Washington Post media critic Howard Kurtz, Monday:
Howard Kurtz: The Washington Times is far more balanced since John Solomon took over last year. (Solomon came from The Post, as did its new White House correspondent, Matthew Mosk, and a top editor, Jeff Birnbaum.) In its previous two decades, the Times front-page often resembled a right-wing bulletin board, and its previous editor told me he regarded it as a conservative newspaper.
The Washington Times, today:
The Washington Times has launched TheConservatives.com, a Web site with technology that allows activists to talk up to ideological and party leaders and interact in innovative ways.
TheConservatives.com - a joint online media venture from The Washington Times and the Heritage Foundation - is a tool to "reinvent the right" and help move the public discourse.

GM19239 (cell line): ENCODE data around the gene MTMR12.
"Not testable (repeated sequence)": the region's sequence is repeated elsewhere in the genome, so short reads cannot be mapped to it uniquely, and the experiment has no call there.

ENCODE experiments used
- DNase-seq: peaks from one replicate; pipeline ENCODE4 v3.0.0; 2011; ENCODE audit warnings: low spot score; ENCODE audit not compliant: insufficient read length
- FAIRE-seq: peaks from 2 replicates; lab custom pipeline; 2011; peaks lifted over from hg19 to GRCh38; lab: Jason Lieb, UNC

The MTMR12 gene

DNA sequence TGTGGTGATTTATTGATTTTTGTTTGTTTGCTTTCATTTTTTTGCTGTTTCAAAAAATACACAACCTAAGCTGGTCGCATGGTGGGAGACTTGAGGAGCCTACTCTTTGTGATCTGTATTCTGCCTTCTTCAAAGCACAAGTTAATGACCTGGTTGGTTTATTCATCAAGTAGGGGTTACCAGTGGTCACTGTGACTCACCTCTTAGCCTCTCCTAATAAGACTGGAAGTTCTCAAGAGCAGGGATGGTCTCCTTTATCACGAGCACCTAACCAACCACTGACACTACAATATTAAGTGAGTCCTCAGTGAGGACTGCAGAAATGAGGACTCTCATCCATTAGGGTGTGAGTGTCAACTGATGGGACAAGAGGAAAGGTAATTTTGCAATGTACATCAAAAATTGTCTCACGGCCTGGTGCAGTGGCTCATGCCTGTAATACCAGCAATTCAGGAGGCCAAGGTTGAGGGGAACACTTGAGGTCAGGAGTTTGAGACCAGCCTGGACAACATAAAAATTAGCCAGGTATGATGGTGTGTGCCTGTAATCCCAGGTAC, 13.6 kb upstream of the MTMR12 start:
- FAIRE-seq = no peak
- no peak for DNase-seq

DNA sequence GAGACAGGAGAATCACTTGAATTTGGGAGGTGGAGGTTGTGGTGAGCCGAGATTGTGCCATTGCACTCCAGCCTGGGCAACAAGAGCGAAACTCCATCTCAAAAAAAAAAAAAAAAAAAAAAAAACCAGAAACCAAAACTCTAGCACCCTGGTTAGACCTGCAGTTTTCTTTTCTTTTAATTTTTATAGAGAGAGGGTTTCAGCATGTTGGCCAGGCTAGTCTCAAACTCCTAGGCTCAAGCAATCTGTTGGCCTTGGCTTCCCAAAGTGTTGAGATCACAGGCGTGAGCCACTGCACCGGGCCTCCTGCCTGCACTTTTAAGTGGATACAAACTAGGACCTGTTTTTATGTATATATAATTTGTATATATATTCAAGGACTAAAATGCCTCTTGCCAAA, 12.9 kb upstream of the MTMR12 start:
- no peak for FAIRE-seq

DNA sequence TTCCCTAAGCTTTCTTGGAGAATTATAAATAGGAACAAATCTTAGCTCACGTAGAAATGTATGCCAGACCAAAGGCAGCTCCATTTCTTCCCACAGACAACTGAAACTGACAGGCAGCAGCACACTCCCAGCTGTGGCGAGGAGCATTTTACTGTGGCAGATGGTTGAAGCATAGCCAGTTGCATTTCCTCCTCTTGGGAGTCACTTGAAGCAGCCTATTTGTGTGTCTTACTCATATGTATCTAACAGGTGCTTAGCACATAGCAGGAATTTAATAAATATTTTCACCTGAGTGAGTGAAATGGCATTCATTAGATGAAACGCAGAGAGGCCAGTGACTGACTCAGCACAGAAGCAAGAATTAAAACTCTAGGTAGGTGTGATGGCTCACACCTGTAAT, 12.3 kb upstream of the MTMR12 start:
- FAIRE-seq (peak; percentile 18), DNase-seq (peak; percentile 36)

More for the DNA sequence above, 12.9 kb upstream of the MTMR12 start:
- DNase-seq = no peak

"TheConservatives.com creates a cutting-edge new marriage between the social publishing world of bloggers and the social networking world of Twitter, YouTube and the like," said John Solomon, executive editor and vice president for content of The Times. "Most opinion sites today enable thought-leaders to talk down to the masses, but TheConservatives.com empowers users to change the direction of that dialogue, allowing the Joe the Plumbers of the world to speak up to major thinkers, like Newt Gingrich."
UPDATE: I should have included this, from the Washington Times article: "Mr. Solomon said similar Web sites that would appeal to progressive and moderate online readers are being considered."
Oh, they're being "considered"? That's just super.
If I was trying overcome my newspaper's well-established history of acting as little more than a mouthpiece for the conservative movement, I probably wouldn't start by launching a web site called TheConservatives.com and promising that later, some day, if there's time, we'll think about adding a site for progressives.